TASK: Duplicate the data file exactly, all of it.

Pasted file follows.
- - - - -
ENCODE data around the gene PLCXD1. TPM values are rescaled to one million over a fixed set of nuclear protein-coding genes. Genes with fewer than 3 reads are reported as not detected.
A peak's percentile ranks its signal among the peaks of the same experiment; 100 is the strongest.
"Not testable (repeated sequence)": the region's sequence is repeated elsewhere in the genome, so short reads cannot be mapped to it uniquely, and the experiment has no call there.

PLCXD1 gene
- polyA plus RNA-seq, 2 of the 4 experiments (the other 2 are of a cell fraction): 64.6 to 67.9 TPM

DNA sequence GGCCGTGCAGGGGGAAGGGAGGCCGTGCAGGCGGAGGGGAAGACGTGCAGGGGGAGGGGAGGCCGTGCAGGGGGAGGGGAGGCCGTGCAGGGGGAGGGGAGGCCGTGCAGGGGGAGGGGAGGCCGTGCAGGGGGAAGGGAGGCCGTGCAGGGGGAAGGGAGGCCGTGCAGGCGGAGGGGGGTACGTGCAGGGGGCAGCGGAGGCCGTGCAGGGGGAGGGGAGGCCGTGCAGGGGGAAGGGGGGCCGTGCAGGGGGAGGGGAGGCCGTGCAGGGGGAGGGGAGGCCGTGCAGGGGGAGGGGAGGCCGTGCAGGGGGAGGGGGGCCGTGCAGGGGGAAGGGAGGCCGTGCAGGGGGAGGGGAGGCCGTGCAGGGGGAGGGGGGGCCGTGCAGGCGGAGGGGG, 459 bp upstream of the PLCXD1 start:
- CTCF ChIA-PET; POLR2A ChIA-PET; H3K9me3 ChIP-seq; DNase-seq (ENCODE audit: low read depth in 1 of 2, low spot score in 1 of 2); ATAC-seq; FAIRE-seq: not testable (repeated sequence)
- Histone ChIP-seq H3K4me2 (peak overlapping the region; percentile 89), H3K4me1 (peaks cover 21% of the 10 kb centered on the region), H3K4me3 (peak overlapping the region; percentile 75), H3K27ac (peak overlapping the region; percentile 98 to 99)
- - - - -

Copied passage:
ENCODE data around the gene PLCXD1. TPM values are rescaled to one million over a fixed set of nuclear protein-coding genes. Genes with fewer than 3 reads are reported as not detected.
A peak's percentile ranks its signal among the peaks of the same experiment; 100 is the strongest.
"Not testable (repeated sequence)": the region's sequence is repeated elsewhere in the genome, so short reads cannot be mapped to it uniquely, and the experiment has no call there.

PLCXD1 gene
- polyA plus RNA-seq, 2 of the 4 experiments (the other 2 are of a cell fraction): 64.6 to 67.9 TPM

DNA sequence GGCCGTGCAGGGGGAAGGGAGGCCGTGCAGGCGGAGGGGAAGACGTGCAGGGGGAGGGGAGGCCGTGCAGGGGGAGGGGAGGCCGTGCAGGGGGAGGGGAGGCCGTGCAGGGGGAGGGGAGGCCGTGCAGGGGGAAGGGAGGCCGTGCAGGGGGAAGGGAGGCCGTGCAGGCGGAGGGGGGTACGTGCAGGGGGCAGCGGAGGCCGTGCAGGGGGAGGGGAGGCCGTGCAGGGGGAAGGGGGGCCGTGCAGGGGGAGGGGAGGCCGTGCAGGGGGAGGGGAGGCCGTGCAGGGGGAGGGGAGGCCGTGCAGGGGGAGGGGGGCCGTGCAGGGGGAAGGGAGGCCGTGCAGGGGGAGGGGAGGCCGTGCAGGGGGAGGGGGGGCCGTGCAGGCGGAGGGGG, 459 bp upstream of the PLCXD1 start:
- CTCF ChIA-PET; POLR2A ChIA-PET; H3K9me3 ChIP-seq; DNase-seq (ENCODE audit: low read depth in 1 of 2, low spot score in 1 of 2); ATAC-seq; FAIRE-seq: not testable (repeated sequence)
- Histone ChIP-seq H3K4me2 (peak overlapping the region; percentile 89), H3K4me1 (peaks cover 21% of the 10 kb centered on the region), H3K4me3 (peak overlapping the region; percentile 75), H3K27ac (peak overlapping the region; percentile 98 to 99)